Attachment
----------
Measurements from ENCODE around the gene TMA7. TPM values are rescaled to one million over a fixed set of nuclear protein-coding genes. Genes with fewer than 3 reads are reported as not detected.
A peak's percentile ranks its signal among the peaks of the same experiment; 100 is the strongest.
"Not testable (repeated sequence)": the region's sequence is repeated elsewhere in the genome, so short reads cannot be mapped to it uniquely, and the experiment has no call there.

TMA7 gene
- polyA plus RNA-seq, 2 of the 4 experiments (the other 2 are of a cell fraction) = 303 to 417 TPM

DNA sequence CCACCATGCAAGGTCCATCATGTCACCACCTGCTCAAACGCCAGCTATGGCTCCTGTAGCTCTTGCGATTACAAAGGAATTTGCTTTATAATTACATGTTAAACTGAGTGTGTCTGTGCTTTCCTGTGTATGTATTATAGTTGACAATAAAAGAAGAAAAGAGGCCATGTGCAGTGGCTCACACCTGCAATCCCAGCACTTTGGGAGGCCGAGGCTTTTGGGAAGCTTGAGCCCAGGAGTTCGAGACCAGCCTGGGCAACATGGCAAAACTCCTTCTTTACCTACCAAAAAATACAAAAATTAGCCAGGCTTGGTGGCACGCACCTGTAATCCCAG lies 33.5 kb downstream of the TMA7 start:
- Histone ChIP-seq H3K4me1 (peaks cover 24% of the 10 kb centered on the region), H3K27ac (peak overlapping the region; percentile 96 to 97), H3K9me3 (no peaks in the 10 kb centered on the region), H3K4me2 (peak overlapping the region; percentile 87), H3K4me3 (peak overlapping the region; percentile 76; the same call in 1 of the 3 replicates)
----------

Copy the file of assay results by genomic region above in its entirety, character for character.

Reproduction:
Measurements from ENCODE around the gene TMA7. TPM values are rescaled to one million over a fixed set of nuclear protein-coding genes. Genes with fewer than 3 reads are reported as not detected.
A peak's percentile ranks its signal among the peaks of the same experiment; 100 is the strongest.
"Not testable (repeated sequence)": the region's sequence is repeated elsewhere in the genome, so short reads cannot be mapped to it uniquely, and the experiment has no call there.

TMA7 gene
- polyA plus RNA-seq, 2 of the 4 experiments (the other 2 are of a cell fraction) = 303 to 417 TPM

DNA sequence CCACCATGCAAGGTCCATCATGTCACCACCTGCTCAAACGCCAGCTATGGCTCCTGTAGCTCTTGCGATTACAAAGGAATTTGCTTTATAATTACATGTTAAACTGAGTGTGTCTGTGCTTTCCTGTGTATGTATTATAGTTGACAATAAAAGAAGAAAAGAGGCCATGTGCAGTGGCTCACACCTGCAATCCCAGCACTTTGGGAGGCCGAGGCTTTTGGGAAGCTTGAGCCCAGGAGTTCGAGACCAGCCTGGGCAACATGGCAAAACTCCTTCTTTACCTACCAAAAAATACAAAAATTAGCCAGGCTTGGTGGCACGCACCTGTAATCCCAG lies 33.5 kb downstream of the TMA7 start:
- Histone ChIP-seq H3K4me1 (peaks cover 24% of the 10 kb centered on the region), H3K27ac (peak overlapping the region; percentile 96 to 97), H3K9me3 (no peaks in the 10 kb centered on the region), H3K4me2 (peak overlapping the region; percentile 87), H3K4me3 (peak overlapping the region; percentile 76; the same call in 1 of the 3 replicates)